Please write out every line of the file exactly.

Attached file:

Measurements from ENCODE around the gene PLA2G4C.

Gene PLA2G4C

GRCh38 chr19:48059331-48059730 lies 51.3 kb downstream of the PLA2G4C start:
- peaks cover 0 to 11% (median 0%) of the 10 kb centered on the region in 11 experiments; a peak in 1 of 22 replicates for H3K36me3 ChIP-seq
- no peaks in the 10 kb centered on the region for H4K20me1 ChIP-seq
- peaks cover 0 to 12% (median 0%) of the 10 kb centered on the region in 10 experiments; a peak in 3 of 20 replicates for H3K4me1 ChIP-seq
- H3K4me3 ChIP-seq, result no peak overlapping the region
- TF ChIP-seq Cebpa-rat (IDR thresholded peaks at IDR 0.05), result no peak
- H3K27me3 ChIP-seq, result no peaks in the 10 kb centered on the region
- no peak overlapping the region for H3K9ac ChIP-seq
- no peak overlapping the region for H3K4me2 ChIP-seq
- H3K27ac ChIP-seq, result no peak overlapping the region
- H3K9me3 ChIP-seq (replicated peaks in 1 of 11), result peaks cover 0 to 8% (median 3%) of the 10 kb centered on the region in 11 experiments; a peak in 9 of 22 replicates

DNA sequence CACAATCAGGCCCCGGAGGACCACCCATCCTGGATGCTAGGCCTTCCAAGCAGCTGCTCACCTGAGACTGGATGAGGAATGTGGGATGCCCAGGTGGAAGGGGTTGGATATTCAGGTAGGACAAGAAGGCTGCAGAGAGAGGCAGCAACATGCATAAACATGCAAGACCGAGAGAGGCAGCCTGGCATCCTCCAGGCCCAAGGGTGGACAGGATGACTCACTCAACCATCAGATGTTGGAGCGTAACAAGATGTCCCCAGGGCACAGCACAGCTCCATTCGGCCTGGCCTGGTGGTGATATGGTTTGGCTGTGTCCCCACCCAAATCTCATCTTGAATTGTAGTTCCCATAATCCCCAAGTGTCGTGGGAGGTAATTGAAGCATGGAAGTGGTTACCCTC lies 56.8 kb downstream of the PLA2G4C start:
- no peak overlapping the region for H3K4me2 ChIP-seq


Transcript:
Measurements from ENCODE around the gene PLA2G4C.

Gene PLA2G4C

GRCh38 chr19:48059331-48059730 lies 51.3 kb downstream of the PLA2G4C start:
- peaks cover 0 to 11% (median 0%) of the 10 kb centered on the region in 11 experiments; a peak in 1 of 22 replicates for H3K36me3 ChIP-seq
- no peaks in the 10 kb centered on the region for H4K20me1 ChIP-seq
- peaks cover 0 to 12% (median 0%) of the 10 kb centered on the region in 10 experiments; a peak in 3 of 20 replicates for H3K4me1 ChIP-seq
- H3K4me3 ChIP-seq, result no peak overlapping the region
- TF ChIP-seq Cebpa-rat (IDR thresholded peaks at IDR 0.05), result no peak
- H3K27me3 ChIP-seq, result no peaks in the 10 kb centered on the region
- no peak overlapping the region for H3K9ac ChIP-seq
- no peak overlapping the region for H3K4me2 ChIP-seq
- H3K27ac ChIP-seq, result no peak overlapping the region
- H3K9me3 ChIP-seq (replicated peaks in 1 of 11), result peaks cover 0 to 8% (median 3%) of the 10 kb centered on the region in 11 experiments; a peak in 9 of 22 replicates

DNA sequence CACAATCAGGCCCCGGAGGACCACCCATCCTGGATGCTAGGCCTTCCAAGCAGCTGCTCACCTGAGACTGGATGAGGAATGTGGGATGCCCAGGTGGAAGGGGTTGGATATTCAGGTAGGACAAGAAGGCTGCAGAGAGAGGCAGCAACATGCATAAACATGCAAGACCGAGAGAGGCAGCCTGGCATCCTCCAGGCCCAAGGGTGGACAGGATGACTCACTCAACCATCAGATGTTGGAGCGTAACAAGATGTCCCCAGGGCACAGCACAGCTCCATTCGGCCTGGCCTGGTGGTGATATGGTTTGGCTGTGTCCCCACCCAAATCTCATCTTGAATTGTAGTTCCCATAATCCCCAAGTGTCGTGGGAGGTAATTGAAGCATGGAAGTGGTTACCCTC lies 56.8 kb downstream of the PLA2G4C start:
- no peak overlapping the region for H3K4me2 ChIP-seq